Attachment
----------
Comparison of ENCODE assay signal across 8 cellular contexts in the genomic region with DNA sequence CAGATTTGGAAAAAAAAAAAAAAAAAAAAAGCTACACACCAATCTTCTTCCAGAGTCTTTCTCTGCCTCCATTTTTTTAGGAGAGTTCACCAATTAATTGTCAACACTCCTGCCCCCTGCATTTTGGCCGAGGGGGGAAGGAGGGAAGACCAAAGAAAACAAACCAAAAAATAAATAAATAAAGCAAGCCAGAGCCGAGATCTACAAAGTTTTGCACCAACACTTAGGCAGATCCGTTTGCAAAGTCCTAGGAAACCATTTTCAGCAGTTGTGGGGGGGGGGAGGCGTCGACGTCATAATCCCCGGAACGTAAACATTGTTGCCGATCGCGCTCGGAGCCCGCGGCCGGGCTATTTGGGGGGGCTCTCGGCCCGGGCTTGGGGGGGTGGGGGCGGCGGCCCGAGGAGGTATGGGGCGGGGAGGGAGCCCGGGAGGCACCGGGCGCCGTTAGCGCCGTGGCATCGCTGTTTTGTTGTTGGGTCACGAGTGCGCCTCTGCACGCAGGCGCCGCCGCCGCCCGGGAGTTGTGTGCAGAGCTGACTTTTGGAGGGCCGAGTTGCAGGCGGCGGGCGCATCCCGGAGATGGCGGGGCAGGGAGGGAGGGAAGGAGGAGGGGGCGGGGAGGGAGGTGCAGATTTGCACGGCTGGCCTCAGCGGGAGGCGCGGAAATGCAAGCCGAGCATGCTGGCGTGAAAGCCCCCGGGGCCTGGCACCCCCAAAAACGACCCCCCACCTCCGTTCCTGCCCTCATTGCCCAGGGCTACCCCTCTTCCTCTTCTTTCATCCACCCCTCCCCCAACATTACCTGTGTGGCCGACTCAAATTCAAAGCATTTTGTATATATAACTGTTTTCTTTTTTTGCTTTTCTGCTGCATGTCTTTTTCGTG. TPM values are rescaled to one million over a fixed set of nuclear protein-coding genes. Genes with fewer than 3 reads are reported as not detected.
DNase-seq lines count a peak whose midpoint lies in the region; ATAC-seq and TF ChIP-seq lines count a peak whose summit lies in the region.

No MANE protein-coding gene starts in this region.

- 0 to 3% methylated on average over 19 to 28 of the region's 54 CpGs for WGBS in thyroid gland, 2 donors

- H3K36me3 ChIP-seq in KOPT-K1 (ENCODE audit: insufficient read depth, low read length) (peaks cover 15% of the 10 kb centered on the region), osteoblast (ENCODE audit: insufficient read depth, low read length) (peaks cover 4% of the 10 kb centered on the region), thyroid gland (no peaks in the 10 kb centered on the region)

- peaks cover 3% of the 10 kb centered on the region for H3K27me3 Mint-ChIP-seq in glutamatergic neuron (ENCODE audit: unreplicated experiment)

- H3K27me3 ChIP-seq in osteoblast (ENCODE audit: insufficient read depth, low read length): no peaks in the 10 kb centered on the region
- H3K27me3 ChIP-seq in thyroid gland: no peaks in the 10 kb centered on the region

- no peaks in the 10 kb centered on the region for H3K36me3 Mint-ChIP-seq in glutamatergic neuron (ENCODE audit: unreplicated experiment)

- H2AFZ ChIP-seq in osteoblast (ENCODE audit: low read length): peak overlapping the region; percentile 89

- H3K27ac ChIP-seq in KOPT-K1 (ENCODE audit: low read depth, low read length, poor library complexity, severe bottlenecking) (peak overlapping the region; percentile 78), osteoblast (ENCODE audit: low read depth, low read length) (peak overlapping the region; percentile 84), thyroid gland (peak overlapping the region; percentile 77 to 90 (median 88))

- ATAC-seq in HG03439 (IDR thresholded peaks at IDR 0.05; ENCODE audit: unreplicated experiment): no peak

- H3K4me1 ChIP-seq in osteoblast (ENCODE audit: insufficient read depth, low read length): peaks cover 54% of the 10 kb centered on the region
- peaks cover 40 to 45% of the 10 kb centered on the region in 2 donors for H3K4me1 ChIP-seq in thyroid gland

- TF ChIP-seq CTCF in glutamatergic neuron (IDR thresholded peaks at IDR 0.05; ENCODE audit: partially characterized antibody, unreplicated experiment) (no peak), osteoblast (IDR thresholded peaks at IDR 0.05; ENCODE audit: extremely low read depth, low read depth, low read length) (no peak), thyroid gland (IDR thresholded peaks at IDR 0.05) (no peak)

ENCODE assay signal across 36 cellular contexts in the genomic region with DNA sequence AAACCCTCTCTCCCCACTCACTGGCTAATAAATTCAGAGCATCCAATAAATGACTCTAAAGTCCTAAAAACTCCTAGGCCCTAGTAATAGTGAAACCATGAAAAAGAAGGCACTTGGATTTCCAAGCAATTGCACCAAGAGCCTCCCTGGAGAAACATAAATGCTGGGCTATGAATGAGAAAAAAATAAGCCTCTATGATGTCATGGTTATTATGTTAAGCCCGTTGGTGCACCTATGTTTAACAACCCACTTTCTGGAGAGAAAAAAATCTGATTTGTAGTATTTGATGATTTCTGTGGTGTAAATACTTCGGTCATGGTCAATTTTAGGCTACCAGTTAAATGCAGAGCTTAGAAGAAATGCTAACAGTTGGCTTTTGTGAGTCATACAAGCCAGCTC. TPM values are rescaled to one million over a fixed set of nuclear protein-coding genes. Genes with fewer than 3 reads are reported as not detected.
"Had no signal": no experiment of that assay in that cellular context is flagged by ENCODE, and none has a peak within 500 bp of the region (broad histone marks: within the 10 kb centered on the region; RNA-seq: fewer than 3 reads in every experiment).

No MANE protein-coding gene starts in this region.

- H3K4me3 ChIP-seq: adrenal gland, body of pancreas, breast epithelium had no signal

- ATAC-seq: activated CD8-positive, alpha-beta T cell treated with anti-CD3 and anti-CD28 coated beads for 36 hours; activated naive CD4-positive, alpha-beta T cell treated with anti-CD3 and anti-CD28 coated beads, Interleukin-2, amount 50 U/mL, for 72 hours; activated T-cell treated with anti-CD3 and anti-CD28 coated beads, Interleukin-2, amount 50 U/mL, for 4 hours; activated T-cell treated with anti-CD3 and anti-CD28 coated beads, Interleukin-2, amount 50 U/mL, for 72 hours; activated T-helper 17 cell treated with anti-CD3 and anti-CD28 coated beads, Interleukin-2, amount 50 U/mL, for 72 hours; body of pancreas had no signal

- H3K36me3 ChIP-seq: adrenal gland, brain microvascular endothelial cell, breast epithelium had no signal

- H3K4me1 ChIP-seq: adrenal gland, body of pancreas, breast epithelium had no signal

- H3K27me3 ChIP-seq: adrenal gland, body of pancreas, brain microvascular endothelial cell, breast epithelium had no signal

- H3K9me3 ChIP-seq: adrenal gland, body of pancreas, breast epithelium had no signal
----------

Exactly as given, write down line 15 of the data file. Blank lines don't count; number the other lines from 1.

- TF ChIP-seq CTCF in glutamatergic neuron (IDR thresholded peaks at IDR 0.05; ENCODE audit: partially characterized antibody, unreplicated experiment) (no peak), osteoblast (IDR thresholded peaks at IDR 0.05; ENCODE audit: extremely low read depth, low read depth, low read length) (no peak), thyroid gland (IDR thresholded peaks at IDR 0.05) (no peak)